That was a Jonah day for us all through. Everything had gone wrong. Ismay had spilled grease on her velvet coat, and the fit of the new blouse I was making was hopelessly askew, and the kitchen stove smoked and the bread was sour. Moreover, Huldah Jane Keyson, our tried and trusty old family nurse and cook and general “boss,” had what she called the “realagy” in her shoulder; and, though Huldah Jane is as good an old creature as ever lived, when she has the “realagy” other people who are in the house want to get out of it and, if they can’t, feel about as comfortable as St. Lawrence on his gridiron.
And on top of this came Aunt Cynthia’s call and request.
“Dear me,” said Aunt Cynthia, sniffing, “don’t I smell smoke? You girls must manage your range very badly. Mine never smokes. But it is no more than one might expect when two girls try to keep house without a man about the place.”
“We get along very well without a man about the place,” I said loftily. Max hadn’t been in for four whole days and, though nobody wanted to see him particularly, I couldn’t help wondering why. “Men are nuisances.”
“I dare say you would like to pretend you think so,” said Aunt Cynthia, aggravatingly. “But no woman ever does really think so, you know. I imagine that pretty Anne Shirley, who is visiting Ella Kimball, doesn’t. I saw her and Dr. Irving out walking this afternoon, looking very well satisfied with themselves. If you dilly-dally much longer, Sue, you will let Max slip through your fingers yet.”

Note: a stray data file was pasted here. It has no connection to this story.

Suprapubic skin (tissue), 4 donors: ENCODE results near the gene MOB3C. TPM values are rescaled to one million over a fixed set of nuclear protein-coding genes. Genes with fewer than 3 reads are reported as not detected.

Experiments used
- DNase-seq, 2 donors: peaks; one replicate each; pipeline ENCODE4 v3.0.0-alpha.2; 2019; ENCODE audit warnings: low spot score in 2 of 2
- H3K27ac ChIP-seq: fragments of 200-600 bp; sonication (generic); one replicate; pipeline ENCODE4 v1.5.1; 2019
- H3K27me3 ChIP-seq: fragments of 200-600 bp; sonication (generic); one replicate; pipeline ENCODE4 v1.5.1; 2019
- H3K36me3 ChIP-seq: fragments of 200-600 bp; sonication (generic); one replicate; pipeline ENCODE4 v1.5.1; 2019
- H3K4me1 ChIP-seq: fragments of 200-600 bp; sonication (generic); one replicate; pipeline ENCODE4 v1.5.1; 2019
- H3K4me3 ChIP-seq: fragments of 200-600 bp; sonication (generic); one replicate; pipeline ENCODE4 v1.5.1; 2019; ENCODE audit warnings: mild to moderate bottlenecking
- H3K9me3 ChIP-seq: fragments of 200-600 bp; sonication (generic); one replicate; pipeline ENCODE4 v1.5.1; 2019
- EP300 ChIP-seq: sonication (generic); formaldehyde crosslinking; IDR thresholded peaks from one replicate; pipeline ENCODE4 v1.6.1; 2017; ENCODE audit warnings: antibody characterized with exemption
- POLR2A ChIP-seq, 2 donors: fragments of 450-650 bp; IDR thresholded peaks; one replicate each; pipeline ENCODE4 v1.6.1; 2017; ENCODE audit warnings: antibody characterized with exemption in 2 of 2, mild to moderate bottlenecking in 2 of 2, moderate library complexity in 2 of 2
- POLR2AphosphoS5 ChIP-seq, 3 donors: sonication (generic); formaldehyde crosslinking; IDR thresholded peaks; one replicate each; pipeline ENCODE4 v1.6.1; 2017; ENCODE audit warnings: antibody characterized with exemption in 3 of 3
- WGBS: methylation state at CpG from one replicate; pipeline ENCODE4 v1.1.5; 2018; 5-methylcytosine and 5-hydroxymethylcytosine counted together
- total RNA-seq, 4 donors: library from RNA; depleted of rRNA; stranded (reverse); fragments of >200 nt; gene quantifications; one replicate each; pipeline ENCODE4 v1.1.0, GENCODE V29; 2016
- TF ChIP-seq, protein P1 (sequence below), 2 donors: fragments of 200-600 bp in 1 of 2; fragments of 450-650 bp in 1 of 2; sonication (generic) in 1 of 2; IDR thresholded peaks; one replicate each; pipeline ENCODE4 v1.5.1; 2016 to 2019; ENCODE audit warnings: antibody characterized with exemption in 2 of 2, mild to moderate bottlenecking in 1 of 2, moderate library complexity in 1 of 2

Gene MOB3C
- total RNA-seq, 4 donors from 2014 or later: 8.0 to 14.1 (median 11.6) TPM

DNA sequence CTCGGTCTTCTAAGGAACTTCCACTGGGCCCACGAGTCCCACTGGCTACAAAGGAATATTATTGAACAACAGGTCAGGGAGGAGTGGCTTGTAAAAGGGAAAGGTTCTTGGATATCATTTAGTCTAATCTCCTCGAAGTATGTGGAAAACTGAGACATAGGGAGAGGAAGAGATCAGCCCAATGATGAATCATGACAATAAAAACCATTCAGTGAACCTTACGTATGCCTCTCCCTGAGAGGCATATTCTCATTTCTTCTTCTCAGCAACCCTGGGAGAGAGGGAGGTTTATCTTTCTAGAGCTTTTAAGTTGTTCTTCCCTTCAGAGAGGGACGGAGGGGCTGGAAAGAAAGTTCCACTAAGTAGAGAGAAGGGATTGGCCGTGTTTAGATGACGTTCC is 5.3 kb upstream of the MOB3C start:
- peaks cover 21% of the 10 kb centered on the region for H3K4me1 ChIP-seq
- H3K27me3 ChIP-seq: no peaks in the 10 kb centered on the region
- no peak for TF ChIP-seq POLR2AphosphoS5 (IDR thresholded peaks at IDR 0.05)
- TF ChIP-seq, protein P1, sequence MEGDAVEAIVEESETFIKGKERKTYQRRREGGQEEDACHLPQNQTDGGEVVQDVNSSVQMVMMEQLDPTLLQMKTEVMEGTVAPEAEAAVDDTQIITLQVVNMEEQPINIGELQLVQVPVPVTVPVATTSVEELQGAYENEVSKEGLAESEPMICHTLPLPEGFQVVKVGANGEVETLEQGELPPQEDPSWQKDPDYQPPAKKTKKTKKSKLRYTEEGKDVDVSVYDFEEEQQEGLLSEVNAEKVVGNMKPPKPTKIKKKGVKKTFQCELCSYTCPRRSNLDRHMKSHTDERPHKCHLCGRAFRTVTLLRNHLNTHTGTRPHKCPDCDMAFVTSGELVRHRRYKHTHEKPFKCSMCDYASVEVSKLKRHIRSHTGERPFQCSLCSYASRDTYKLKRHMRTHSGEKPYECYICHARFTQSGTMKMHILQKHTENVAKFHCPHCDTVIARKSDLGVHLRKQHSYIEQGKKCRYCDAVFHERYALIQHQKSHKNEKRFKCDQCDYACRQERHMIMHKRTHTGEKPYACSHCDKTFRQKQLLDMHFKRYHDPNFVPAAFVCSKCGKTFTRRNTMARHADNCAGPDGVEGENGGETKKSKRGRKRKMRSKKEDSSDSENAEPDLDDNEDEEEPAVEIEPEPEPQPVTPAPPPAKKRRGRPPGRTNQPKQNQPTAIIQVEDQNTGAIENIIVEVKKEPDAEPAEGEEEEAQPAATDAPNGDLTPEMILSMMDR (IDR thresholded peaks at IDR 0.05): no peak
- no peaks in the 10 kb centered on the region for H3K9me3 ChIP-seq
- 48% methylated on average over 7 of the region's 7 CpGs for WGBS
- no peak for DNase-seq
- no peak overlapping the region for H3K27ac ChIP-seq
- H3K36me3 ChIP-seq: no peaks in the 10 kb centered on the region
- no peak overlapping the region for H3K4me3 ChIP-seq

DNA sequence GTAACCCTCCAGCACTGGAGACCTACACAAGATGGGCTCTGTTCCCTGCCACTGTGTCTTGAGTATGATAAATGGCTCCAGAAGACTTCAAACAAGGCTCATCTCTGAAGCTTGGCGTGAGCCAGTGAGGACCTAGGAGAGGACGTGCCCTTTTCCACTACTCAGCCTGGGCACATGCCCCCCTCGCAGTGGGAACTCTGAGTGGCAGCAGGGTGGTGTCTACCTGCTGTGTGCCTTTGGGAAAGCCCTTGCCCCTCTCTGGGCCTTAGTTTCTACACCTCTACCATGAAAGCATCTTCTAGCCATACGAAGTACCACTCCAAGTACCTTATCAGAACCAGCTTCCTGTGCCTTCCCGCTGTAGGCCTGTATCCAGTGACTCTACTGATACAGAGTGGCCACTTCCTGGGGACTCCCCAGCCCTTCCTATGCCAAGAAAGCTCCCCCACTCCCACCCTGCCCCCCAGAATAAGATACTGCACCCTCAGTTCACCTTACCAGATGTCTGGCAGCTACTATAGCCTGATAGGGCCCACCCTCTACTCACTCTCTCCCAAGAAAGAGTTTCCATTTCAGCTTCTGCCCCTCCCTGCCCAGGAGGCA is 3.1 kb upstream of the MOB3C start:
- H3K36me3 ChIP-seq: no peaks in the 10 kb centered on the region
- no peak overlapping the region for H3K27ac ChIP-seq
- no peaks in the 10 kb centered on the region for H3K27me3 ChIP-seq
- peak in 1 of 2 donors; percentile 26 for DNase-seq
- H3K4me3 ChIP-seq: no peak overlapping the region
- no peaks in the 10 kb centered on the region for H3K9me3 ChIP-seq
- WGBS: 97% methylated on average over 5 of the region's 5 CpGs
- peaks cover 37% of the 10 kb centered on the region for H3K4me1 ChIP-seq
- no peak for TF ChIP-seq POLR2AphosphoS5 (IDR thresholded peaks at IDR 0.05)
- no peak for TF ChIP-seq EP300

That was a tactful thing to say to me, who had refused Max Irving so often that I had lost count. I was furious, and so I smiled most sweetly on my maddening aunt.
“Dear Aunt, how amusing of you,” I said, smoothly. “You talk as if I wanted Max.”
“So you do,” said Aunt Cynthia.
“If so, why should I have refused him time and again?” I asked, smilingly. Right well Aunt Cynthia knew I had. Max always told her.
“Goodness alone knows why,” said Aunt Cynthia, “but you may do it once too often and find yourself taken at your word. There is something very fascinating about this Anne Shirley.”
“Indeed there is,” I assented. “She has the loveliest eyes I ever saw. She would be just the wife for Max, and I hope he will marry her.”
“Humph,” said Aunt Cynthia. “Well, I won’t entice you into telling any more fibs. And I didn’t drive out here to-day in all this wind to talk sense into you concerning Max. I’m going to Halifax for two months and I want you to take charge of Fatima for me, while I am away.”
“Fatima!” I exclaimed.
“Yes. I don’t dare to trust her with the servants. Mind you always warm her milk before you give it to her, and don’t on any account let her run out of doors.”
I looked at Ismay and Ismay looked at me. We knew we were in for it. To refuse would mortally offend Aunt Cynthia. Besides, if I betrayed any unwillingness, Aunt Cynthia would be sure to put it down to grumpiness over what she had said about Max, and rub it in for years. But I ventured to ask, “What if anything happens to her while you are away?”